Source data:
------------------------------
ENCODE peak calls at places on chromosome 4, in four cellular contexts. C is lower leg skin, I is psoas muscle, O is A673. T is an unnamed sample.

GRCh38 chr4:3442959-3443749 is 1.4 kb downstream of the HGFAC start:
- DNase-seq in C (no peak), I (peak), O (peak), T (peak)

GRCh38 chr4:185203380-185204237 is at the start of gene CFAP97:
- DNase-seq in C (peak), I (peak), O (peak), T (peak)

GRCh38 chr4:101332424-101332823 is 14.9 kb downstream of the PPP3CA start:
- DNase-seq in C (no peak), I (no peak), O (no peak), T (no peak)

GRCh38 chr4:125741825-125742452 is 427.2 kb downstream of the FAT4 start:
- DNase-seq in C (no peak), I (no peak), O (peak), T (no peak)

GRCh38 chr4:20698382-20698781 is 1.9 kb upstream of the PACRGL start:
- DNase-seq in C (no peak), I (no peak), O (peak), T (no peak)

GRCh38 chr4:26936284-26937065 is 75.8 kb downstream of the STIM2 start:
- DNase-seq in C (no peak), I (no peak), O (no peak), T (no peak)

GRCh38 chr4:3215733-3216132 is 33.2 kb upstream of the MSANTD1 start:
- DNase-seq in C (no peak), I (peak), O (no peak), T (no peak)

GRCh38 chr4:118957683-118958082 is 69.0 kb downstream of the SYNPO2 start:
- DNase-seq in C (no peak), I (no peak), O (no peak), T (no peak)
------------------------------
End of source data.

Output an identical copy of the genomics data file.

ENCODE peak calls at places on chromosome 4, in four cellular contexts. C is lower leg skin, I is psoas muscle, O is A673. T is an unnamed sample.

GRCh38 chr4:3442959-3443749 is 1.4 kb downstream of the HGFAC start:
- DNase-seq in C (no peak), I (peak), O (peak), T (peak)

GRCh38 chr4:185203380-185204237 is at the start of gene CFAP97:
- DNase-seq in C (peak), I (peak), O (peak), T (peak)

GRCh38 chr4:101332424-101332823 is 14.9 kb downstream of the PPP3CA start:
- DNase-seq in C (no peak), I (no peak), O (no peak), T (no peak)

GRCh38 chr4:125741825-125742452 is 427.2 kb downstream of the FAT4 start:
- DNase-seq in C (no peak), I (no peak), O (peak), T (no peak)

GRCh38 chr4:20698382-20698781 is 1.9 kb upstream of the PACRGL start:
- DNase-seq in C (no peak), I (no peak), O (peak), T (no peak)

GRCh38 chr4:26936284-26937065 is 75.8 kb downstream of the STIM2 start:
- DNase-seq in C (no peak), I (no peak), O (no peak), T (no peak)

GRCh38 chr4:3215733-3216132 is 33.2 kb upstream of the MSANTD1 start:
- DNase-seq in C (no peak), I (peak), O (no peak), T (no peak)

GRCh38 chr4:118957683-118958082 is 69.0 kb downstream of the SYNPO2 start:
- DNase-seq in C (no peak), I (no peak), O (no peak), T (no peak)